[052] Fig. 4 shows a schematic plan view of an exemplary utensil 2 divided into five regions: a handle end region 42, a first middle region 44, a second middle region 46, a third middle region 48, and a functional end region 50. According to some embodiments, at least two utensils 12 may be coupled at one or more locations within one or more of the five identified regions. According to some embodiments, the utensils 12 may be coupled along one side 30. According to some embodiments, the utensils 12 may be coupled along both sides 30. The coupling locations on each side 30 of the utensils 12 may mirror each other. For example, a utensil 12 may be coupled on both sides 30 at each of the first middle region 44, the second middle region 46, and the third middle region 48, The coupling locations need not mirror each other, however. For example, a utensil 12 may be coupled on one side 30 at first middle region 44 and third middle region 48, while on the other side 30 the utensil 2 may be coupled at the second middle region 46. Setting coupling locations at any additional combination of sides 30 and/or regions is within the scope of these embodiments.

[053] Fig. 5 shows a schematic side view of a plurality of utensils 12 coupled by couplers 22, where one utensil 12 is being decoupled from module 10 via a

decoupler 52. The couplers 22 are shown in a continuous strip configuration, although they may be utilized in other forms, such as those identified in connection with previously described embodiments. For example, the couplers 22 may be formed in discontinuous or intermittent sections. The discontinuous or intermittent sections may couple as few as two utensils 12 or as many as 10, 15, 20, or 100 or more utensils 12, as any number of utensils 12 is contemplated for a module 10. The couplers 22 are not limited to continuous or discontinuous/intermittent sections, however. For example, the couplers 22 may be formed via at least one of an adhesive and a common portion of the formable material, regardless of whether the continuous strip configuration or the discontinuous or intermittent configuration— or both— are used.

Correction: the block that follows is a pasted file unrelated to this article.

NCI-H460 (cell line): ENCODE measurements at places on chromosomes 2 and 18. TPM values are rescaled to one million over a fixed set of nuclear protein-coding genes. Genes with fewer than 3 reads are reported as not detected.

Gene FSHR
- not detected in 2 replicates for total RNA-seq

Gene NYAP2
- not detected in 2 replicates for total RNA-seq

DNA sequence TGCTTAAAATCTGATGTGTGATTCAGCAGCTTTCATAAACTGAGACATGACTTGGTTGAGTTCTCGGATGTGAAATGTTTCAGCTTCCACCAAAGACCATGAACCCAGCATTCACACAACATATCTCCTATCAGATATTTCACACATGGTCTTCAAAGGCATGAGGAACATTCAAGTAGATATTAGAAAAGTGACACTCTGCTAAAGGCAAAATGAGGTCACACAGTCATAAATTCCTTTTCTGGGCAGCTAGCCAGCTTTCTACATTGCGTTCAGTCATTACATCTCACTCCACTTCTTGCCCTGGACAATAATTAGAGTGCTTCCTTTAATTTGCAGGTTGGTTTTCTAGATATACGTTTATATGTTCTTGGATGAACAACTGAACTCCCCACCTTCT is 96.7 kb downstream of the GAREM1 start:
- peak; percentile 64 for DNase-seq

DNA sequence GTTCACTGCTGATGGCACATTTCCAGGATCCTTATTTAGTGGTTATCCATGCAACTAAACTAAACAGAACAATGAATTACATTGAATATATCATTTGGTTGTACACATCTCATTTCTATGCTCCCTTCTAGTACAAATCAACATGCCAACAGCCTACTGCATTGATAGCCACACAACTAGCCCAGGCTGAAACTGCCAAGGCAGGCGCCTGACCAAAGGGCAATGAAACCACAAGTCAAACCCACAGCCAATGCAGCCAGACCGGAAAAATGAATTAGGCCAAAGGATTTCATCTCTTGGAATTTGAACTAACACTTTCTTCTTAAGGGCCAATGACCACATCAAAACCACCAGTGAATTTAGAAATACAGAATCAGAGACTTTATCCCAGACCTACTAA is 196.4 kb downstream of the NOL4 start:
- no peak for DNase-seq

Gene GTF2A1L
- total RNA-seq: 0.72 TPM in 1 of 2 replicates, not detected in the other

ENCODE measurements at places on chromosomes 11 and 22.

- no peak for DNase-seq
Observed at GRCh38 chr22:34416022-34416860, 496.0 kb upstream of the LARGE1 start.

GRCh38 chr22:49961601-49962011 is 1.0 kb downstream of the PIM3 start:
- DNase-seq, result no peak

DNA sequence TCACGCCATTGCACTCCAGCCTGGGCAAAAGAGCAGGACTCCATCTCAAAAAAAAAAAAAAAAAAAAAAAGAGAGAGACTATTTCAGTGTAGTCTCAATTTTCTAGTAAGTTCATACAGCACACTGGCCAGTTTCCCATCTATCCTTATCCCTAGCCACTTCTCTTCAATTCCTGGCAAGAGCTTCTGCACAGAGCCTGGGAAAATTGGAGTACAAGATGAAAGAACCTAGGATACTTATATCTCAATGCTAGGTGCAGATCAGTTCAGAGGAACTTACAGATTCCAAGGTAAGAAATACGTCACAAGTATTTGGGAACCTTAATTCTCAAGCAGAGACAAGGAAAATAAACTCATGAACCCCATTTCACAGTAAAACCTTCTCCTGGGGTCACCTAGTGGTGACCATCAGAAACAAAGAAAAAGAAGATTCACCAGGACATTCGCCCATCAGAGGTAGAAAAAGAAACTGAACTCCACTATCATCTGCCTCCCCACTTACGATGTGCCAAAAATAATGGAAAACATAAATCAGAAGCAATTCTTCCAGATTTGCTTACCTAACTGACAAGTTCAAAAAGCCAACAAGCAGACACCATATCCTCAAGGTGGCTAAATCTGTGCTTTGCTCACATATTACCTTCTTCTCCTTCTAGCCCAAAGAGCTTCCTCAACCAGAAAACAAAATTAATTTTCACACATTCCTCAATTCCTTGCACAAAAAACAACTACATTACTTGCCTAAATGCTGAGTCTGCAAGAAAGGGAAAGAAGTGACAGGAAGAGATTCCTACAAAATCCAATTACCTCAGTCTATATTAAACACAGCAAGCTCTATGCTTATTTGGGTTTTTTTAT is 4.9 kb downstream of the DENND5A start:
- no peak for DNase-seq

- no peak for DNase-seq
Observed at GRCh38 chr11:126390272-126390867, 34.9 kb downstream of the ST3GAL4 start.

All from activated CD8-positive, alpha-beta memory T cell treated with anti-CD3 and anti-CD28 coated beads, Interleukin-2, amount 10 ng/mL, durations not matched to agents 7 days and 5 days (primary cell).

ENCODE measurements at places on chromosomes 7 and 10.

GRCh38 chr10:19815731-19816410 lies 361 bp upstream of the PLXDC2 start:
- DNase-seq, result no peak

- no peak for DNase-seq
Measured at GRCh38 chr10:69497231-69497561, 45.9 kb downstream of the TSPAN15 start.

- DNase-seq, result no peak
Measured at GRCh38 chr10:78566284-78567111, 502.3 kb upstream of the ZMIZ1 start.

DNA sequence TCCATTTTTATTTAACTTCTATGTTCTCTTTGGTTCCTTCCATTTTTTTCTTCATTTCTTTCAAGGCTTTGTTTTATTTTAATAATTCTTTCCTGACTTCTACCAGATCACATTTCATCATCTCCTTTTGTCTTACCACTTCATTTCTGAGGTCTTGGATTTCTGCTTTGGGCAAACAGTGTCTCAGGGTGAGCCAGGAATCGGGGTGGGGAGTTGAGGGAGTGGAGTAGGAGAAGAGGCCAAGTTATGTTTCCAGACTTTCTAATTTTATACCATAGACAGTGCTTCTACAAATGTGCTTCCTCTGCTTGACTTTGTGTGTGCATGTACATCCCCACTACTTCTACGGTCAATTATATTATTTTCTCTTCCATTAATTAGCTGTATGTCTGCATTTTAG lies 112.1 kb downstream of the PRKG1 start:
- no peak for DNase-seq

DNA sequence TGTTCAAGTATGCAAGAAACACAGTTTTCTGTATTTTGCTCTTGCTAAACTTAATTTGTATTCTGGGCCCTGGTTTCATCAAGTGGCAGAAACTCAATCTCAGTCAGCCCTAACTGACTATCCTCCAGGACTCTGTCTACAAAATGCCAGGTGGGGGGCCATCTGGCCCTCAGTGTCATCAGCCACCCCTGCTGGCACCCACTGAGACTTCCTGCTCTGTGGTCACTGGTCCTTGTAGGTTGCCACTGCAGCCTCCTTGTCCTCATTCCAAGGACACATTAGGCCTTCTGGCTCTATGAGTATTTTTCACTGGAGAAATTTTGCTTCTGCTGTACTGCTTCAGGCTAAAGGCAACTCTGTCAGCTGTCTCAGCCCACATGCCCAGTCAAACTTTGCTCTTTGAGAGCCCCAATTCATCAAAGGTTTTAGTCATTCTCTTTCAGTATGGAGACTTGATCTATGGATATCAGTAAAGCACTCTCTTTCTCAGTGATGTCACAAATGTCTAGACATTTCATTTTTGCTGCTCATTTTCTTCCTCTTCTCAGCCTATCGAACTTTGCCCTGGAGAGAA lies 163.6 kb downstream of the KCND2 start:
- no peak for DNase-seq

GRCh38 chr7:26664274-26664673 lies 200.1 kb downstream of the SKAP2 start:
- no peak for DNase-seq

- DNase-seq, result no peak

[054] The exemplary decoupler 52 may be part of, for example, a conventional dispenser. In the exemplary embodiment shown, the decoupler 52 is a generally wedge-shaped tip configured to be inserted into a gap 24 between two utensils 12. According to some embodiments, however, decoupler 52 does not have a wedge- shaped tip. The size of the decoupler 52 may force the utensils 12 on either side of the decoupler 52 in opposite directions, breaking the bond or bonds (e.g., adhesive bonds and/or bonds formed via a common portion of formable material) between those utensils 12. According to some embodiments, the tip of the decoupler 52 may apply pressure to the couplers 22 directly, severing the coupler 22 material. According to some

embodiments, the decoupler 52 may apply pressure to the couplers 22 directly and may also force the utensils 12 on either side of the decoupler 52 in opposite directions. In other embodiments, the decoupler 52 (e.g., a decoupler without a generally-wedge shaped tip) may apply a force to an individual utensil 12 such that the bond or bonds (e.g., adhesive bonds and/or bonds formed via a common portion of formable material) coupling that utensil 12 to at least one other utensil 12 is/are broken. The decoupler 52 may be operated by direct user input, by user input transformed by a system providing mechanical advantage, or by independent power source such as, for example, an electric motor and/or electric, pneumatic, or hydraulic actuator.

[055] The decoupler 52 is not limited by size or shape. According to some embodiments, the decoupler 52 may include a thin, sharp edge, which is inserted into the gap 24 between utensils 12 and severs the couplers 22 (e.g., Fig. 5). According to some embodiments, the decoupler 52 may include a clamp-shaped head that partially surrounds one utensil 12 and applies a force that decouples at least one of the utensils 12 from module 10. In other embodiments, the decoupler 52 may include a round head. In further embodiments, the decoupler 52 may include a partially round head that utilizes a camming action to rotatably decouple one or more utensils 12 from module 10. The decoupler 52 is similarly not limited in quantity. For example, a decoupler 52 may include a plurality of portions (e.g., head, tip, etc.) that work together or independently to decouple one or more of utensils 12 from a module 10.

[056] According to some embodiments, the decoupler 52 may be part of a dispenser for dispensing individual utensils 12. The dispenser may be configured to receive one or more modules 10 of utensils 12, and may utilize a decoupler 52 to decouple utensils 12 from a module 10, individually and/or in groups. The dispenser may also hold one or more types of utensils 12, including one of at least a spoon 14, a fork 16, a knife, 18, and/or a spork 20.

[057] It will be apparent to those skilled in the art that various modifications and variations can be made to the structures and methodologies described herein. Thus, it should be understood that the invention is not limited to the subject matter discussed in the description. Rather, the present invention is intended to cover modifications and variations.